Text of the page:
The First World War necessarily required country houses to come back into medical use due to the terrible consequences of the strategy of attrition through trench warfare in WWI which created large numbers of wounded.  Without a national health service there were fewer hospitals able to cope with the seriously disabled or even those simply convalescing.  Many country houses were pressed into service, their clean country air and fine grounds considered most helpful to rest and recuperation. During WWII, fewer houses were used as military hospitals as changes in military tactics led to many fewer casualties than expected.  However, a significant number were used either by the military or as civilian replacements for urban hospitals which it was feared would be bombed.

Hatfield House, Herts - King James Drawing Room as a hospital ward in WWII
Hatfield House, Herts - King James Drawing Room as a hospital ward in WWII

For country house owners, given the possible options of who might take over their house, the bed-ridden were infinitely preferable to the bored squaddies who wreaked such havoc at other houses (apparently housing art treasures was first preference, evacuated schools second, hospitals third).  This reality plus a genuine sense of wanting to help led to many owners voluntarily turning over their houses as hospitals including the Earl of Harewood offering Harewood House, Lord Howard of Glossop Carlton Towers, Lady Baillie lent Leeds Castle and the 4th Marquess of Salisbury offering Hatfield House as he had done during WWI.  On the civilian side, Brocket Hall in Hertfordshire became a maternity hospital as was Battlesden Abbey in Bedfordshire, Stockeld Park and Farnley Hall, both in Yorkshire. Cholmondeley Castle in Cheshire became a Royal Navy Auxiliary Hospital, treating ‘cases of good morale, who are suffering from nervous breakdown usually as the result of operational stresses’.

After the war many houses were returned to their owners in such terrible disrepair that unfortunately hundreds were demolished.  Others continued in their wartime roles with some such a Poltimore House in Devon becoming hospitals after the war when two local GPs recognised the need for more bedspaces and so took over the old seat of the Bampfyldes until it was nationalised after the creation of the NHS in 1948.  There were also many War Memorial hospitals, founded by public subscription after WWI, which often made use of a country house. The nationalisation of these hospitals gave the NHS many of the country houses it has today – although it is relatively few overall as less than 5% of all their buildings are grade II* or grade I listed.  Of the historic ‘therapeutic’ landscapes it manages, seven are included on the English Heritage Register of Parks and Gardens of Special Historic Interest in England.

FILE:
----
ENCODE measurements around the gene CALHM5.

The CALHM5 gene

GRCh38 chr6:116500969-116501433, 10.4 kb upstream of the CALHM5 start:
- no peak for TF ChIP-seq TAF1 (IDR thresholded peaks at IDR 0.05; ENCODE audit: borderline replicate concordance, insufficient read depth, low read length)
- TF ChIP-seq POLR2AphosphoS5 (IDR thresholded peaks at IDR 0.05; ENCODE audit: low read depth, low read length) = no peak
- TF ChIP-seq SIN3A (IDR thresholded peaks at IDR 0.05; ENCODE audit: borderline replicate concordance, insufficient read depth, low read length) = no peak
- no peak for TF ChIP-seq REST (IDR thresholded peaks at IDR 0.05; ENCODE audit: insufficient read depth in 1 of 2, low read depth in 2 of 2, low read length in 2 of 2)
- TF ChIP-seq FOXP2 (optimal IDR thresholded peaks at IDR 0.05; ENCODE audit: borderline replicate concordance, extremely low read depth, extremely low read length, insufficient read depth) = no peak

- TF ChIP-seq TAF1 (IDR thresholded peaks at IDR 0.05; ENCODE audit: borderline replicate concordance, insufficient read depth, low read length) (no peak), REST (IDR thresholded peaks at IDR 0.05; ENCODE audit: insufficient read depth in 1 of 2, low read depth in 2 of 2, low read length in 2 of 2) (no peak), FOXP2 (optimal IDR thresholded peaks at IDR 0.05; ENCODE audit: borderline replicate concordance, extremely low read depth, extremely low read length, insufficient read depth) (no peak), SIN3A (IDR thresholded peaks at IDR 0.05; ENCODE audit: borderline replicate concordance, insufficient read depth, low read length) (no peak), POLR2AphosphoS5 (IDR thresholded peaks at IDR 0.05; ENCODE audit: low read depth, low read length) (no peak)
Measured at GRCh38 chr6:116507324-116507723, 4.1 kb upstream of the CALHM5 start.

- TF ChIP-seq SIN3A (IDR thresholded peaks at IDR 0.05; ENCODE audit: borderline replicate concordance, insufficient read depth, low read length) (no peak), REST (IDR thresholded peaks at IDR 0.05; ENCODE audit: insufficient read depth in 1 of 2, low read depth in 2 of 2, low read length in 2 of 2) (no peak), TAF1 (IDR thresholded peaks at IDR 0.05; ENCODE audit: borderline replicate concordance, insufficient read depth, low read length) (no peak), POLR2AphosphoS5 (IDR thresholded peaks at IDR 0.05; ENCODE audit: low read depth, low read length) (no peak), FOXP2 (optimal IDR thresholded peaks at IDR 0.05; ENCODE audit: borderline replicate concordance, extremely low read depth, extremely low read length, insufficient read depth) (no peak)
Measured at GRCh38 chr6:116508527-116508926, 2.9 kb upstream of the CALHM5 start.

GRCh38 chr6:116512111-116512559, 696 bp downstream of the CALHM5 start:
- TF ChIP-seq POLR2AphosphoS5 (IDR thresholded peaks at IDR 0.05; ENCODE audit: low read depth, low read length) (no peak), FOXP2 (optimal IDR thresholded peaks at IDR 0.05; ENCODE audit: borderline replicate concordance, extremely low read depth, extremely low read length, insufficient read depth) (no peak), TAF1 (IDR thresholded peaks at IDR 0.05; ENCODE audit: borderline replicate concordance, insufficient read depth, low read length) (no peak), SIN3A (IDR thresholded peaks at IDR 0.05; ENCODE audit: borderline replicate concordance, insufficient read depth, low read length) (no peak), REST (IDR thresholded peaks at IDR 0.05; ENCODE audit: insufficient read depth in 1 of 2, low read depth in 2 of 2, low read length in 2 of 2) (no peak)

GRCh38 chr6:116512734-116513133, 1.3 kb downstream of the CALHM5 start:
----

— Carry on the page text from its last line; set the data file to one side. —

However, sometimes these country houses and their settings can escape and revert to being homes, either through conversion or, if the houses has been lost, replacement.   Bretby Hall in Derbyshire, built between 1813-15 by Sir Jeffry Wyatville for the Earl of Chesterfield, was an orthopaedic hospital until the 1990s when the main house was converted into flats, as was the High Victorian Wyfold Court in Berkshire.  Harewood Park in Hertfordshire was demolished in 1959 after use as hospital in WWII but the estate has been bought by the Duchy of Cornwall with proposals for an elegant and very impressive new Classical house by Craig Hamilton Architects.  A similar plan has been put forward for the 57-acre site of the former Middleton Hospital in Yorkshire with the permission requiring the demolition of various redundant buildings from its former use to restore the site.

Sadly though, sometimes the NHS fails to adequately look after the houses it has in its care.  As the trend has moved towards large, new hospitals so the historic elements have been overlooked or abandoned as new hospitals are built elsewhere. As funding for new hospitals is not dependent on the sale of the old site and the house, sadly they can be neglected or subject to inappropriate development as has been the case with the grade-II listed Stallington Hall in Staffordshire, which became a home for the mentally ill in 1928, but after it closed has been vandalised and neglected with a housing development built inappropriately close to the house across the lawn, forever ruining it as a country house –  a poor payback for years of public service.

Related story: ‘Developers draw up plan for country house‘ [Ilkley Gazette]

Background information: ‘Reusing historic hospitals‘ [Institute of Historic Building Conservation]